If the per­son is below 21 years but above 18 years, they will need their par­ents’ con­sent through the Writ­ten Con­sent To The Mar­riage For One Who Has Not Com­pleted 21 Years Of Age. If the per­son has not re­ceived the con­sent but wishes to pro­ceed, they will need to ap­ply to the High Court for con­sent of the court. Fe­males who are 16, and below 18, are able to marry but only if they are able to ob­tain a spe­cial mar­riage li­cense granted by the Chief Min­is­ter.

But here’s the kicker, Malaysia has a dual le­gal sys­tem which means that the min­i­mum age of mar­riage can be de­ter­mined by civil l aw or Syariah (Is­lamic) Law. The min­i­mum age of mar­riage for Mus­lim girls is 16 and 18 for boys. Any­one below that age can still wed as long as they ob­tain the Is­lamic Court ’ s con­sent. The re­al­ity of th­ese le­gal loop holes mean that

child mar­riages are r ecog­nised by l aw. There’s an in con­sis­tency here—how does this fit in with other laws that pro­tect the child against sex­ual of fences? It vi­o­lates a num­ber of our fun­da­men­tal rights en­shrined in the Fed­eral Con­sti­tu­tion: the right to live with self-dig­nity( ar­ti­cle 5), right to equal treat­ment and non-dis­crim­i­na­tion( ar­ti­cle 8) and right to free­dom of ex­pres­sion( ar­ti­cle 10). On the topic, CLEO reached out Pro­tect and Save The Chil­dren (P. S. The Chil­dren ), and its Pres­i­dent Datin Che Nariza Ha­j­jar Hashim had t his to say :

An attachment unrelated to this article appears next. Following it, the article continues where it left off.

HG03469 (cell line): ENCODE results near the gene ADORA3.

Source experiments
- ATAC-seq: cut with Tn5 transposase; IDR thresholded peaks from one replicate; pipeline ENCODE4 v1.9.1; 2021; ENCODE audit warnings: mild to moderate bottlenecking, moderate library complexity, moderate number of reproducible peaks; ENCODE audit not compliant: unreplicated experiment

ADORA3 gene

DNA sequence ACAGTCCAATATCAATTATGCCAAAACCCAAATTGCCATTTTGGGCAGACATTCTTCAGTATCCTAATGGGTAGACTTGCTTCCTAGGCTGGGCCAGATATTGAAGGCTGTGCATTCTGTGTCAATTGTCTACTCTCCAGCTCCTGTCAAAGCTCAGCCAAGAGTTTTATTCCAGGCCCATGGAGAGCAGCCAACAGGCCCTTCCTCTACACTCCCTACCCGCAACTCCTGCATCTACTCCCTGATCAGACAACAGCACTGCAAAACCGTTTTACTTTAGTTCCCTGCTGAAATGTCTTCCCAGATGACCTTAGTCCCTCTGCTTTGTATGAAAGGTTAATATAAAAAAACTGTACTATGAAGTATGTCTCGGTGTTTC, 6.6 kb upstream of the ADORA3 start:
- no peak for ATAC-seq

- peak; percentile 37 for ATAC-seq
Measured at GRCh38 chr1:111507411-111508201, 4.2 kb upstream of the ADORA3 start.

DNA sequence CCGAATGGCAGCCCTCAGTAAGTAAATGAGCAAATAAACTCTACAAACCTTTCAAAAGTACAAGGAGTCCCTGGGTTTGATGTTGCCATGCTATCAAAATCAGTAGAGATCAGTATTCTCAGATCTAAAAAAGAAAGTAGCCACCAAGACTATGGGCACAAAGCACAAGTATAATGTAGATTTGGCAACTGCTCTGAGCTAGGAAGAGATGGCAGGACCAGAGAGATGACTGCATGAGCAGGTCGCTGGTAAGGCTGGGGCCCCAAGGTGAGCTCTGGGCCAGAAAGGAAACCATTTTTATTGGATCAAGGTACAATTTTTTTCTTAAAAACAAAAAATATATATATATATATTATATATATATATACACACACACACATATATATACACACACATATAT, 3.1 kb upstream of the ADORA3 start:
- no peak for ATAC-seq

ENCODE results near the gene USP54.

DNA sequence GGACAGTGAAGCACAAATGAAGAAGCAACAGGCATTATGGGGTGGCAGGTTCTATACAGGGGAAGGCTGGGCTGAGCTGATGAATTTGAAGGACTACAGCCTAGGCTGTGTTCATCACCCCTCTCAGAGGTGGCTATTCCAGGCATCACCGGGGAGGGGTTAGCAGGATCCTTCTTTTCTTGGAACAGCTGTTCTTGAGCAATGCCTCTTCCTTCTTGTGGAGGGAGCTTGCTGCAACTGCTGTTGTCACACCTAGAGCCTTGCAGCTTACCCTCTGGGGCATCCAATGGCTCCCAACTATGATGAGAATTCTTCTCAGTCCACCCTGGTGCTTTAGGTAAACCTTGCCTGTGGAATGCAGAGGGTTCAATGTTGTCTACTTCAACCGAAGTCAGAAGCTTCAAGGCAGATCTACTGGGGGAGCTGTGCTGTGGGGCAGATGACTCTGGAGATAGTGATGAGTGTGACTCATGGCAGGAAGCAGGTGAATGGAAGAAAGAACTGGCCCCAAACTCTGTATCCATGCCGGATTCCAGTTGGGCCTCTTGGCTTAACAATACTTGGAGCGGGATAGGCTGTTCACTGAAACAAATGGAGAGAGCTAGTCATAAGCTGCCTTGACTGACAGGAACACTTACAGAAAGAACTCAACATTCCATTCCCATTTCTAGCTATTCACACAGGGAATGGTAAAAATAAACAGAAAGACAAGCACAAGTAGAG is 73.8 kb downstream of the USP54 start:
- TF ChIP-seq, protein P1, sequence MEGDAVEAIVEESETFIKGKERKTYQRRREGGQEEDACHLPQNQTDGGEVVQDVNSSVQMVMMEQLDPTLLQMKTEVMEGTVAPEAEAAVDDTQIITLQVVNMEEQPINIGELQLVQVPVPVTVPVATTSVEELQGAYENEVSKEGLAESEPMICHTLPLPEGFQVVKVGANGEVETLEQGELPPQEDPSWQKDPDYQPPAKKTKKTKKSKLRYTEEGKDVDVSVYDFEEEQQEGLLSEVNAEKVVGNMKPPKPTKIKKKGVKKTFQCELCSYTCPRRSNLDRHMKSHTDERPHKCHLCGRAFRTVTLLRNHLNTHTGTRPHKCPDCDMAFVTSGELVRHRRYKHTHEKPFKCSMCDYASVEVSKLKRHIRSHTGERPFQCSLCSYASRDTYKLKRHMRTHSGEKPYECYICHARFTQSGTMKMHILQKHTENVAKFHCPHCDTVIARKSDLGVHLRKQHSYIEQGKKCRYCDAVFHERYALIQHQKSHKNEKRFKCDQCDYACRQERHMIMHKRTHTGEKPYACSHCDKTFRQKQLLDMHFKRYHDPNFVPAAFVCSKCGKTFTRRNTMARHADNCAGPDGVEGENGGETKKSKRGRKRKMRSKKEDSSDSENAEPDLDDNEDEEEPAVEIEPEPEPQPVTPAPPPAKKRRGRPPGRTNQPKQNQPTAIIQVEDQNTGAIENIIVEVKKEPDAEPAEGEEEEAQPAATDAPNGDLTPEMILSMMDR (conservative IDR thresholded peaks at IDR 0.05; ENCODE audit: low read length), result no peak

“P. S. The Chil­dren is very dis­turbed by t he news [about the 41- year old adult mar­ry­ing an 11- year old girl ]. We find this un­ac­cept­able and imp lore the gov­ern­ment tour gen­tly step in and take con­crete ac­tions to­wards rais­ing t he age of mar­riage to 18 years, and do a thor­ough re­view of the child pro­tec­tion sys­tem in Malaysia. P. S. the Chil­dren is a par t of a coali­tion of NGOs will­ing to work with t he gov­ern­ment to im­prove child rights and pro­tec­tion in Malaysia. We hope to do more for all chil­dren, who are, af­ter all, our fu­ture .”


The Joint Ac­tion Group f or Gen­der Equal­ity( J AG ), which com­prises of All Women’ s Ac­tion So­ci­ety, As­so­ci­a­tion of Women Lawyers, Jus­tice for Sis­ters, Per a kW om en for Women, Per sat­u­anKe se daranKomiu ni ti Se­lan­gor, Sis­ters in I slam, Women’s Aid Or­gan­i­sa­tion and t he Women’s Cen­tre for Change; said that the same mar­riage be­tween 11- year- old Ayu and 41- year- old Che vi­o­lates Ar­ti­cles 3 and 24 of the Con­ven­tion on the Rights of the Child which out­lined that the in­ter­est of the child be the pri­mary con­sid­er­a­tion in­ac­tions by au­thor­i­ties.

To do your part, sign a pe­ti­tion on, and stay up­dated with the # end child mar­riage hash­tag on your so­cial me­dia. If you wit­ness any­thing or have your sus­pi­cions about it, do not keep quiet. Ap­proach lo­cal news­pa­per, write about it on Face­book( with de­tails and the hash tag ), talk to JAG, and get in con­tact with UNICEF Malaysia. The longer we keep silent about this, the longer the prob­lem stays.

Wanted: A world where girls aren’t backed into a cor­ner